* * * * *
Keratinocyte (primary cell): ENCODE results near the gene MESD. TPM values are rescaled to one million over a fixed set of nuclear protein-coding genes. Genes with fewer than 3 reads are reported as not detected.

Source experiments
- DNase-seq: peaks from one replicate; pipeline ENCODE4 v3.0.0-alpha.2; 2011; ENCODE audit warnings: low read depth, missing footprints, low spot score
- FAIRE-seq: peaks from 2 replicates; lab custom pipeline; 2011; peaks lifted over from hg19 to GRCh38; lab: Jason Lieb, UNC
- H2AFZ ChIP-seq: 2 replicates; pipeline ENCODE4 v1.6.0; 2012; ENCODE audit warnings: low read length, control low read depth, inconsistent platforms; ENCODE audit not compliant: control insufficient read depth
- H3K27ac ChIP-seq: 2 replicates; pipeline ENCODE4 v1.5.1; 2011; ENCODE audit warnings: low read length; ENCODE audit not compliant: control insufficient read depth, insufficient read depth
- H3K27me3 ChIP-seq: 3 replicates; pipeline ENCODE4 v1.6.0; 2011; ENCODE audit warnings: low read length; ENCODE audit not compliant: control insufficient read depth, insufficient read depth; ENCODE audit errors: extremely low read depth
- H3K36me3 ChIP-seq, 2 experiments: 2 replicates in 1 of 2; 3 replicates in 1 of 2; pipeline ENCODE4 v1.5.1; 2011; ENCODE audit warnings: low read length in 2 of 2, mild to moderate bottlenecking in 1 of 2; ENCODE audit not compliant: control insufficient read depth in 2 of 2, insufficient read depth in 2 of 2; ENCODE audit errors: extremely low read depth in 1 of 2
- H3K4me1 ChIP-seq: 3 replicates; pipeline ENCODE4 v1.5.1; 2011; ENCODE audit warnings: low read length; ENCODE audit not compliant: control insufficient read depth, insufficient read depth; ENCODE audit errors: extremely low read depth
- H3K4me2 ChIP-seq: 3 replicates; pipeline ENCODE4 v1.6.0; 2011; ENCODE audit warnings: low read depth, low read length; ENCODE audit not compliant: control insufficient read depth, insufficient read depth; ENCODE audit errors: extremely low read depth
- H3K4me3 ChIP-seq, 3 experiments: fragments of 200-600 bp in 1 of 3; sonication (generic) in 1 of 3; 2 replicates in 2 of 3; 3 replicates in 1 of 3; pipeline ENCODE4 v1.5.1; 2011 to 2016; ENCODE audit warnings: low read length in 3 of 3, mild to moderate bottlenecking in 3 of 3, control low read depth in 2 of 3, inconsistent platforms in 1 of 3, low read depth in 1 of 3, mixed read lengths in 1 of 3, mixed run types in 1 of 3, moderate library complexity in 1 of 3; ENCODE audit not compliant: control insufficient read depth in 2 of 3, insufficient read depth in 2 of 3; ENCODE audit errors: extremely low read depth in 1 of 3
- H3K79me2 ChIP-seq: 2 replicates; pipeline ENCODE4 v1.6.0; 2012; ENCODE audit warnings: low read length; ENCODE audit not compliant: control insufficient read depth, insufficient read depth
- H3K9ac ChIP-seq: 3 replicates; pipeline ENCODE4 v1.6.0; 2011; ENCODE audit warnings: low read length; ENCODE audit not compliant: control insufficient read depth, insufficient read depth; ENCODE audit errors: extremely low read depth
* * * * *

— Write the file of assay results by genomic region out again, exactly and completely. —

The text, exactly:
Keratinocyte (primary cell): ENCODE results near the gene MESD. TPM values are rescaled to one million over a fixed set of nuclear protein-coding genes. Genes with fewer than 3 reads are reported as not detected.

Source experiments
- DNase-seq: peaks from one replicate; pipeline ENCODE4 v3.0.0-alpha.2; 2011; ENCODE audit warnings: low read depth, missing footprints, low spot score
- FAIRE-seq: peaks from 2 replicates; lab custom pipeline; 2011; peaks lifted over from hg19 to GRCh38; lab: Jason Lieb, UNC
- H2AFZ ChIP-seq: 2 replicates; pipeline ENCODE4 v1.6.0; 2012; ENCODE audit warnings: low read length, control low read depth, inconsistent platforms; ENCODE audit not compliant: control insufficient read depth
- H3K27ac ChIP-seq: 2 replicates; pipeline ENCODE4 v1.5.1; 2011; ENCODE audit warnings: low read length; ENCODE audit not compliant: control insufficient read depth, insufficient read depth
- H3K27me3 ChIP-seq: 3 replicates; pipeline ENCODE4 v1.6.0; 2011; ENCODE audit warnings: low read length; ENCODE audit not compliant: control insufficient read depth, insufficient read depth; ENCODE audit errors: extremely low read depth
- H3K36me3 ChIP-seq, 2 experiments: 2 replicates in 1 of 2; 3 replicates in 1 of 2; pipeline ENCODE4 v1.5.1; 2011; ENCODE audit warnings: low read length in 2 of 2, mild to moderate bottlenecking in 1 of 2; ENCODE audit not compliant: control insufficient read depth in 2 of 2, insufficient read depth in 2 of 2; ENCODE audit errors: extremely low read depth in 1 of 2
- H3K4me1 ChIP-seq: 3 replicates; pipeline ENCODE4 v1.5.1; 2011; ENCODE audit warnings: low read length; ENCODE audit not compliant: control insufficient read depth, insufficient read depth; ENCODE audit errors: extremely low read depth
- H3K4me2 ChIP-seq: 3 replicates; pipeline ENCODE4 v1.6.0; 2011; ENCODE audit warnings: low read depth, low read length; ENCODE audit not compliant: control insufficient read depth, insufficient read depth; ENCODE audit errors: extremely low read depth
- H3K4me3 ChIP-seq, 3 experiments: fragments of 200-600 bp in 1 of 3; sonication (generic) in 1 of 3; 2 replicates in 2 of 3; 3 replicates in 1 of 3; pipeline ENCODE4 v1.5.1; 2011 to 2016; ENCODE audit warnings: low read length in 3 of 3, mild to moderate bottlenecking in 3 of 3, control low read depth in 2 of 3, inconsistent platforms in 1 of 3, low read depth in 1 of 3, mixed read lengths in 1 of 3, mixed run types in 1 of 3, moderate library complexity in 1 of 3; ENCODE audit not compliant: control insufficient read depth in 2 of 3, insufficient read depth in 2 of 3; ENCODE audit errors: extremely low read depth in 1 of 3
- H3K79me2 ChIP-seq: 2 replicates; pipeline ENCODE4 v1.6.0; 2012; ENCODE audit warnings: low read length; ENCODE audit not compliant: control insufficient read depth, insufficient read depth
- H3K9ac ChIP-seq: 3 replicates; pipeline ENCODE4 v1.6.0; 2011; ENCODE audit warnings: low read length; ENCODE audit not compliant: control insufficient read depth, insufficient read depth; ENCODE audit errors: extremely low read depth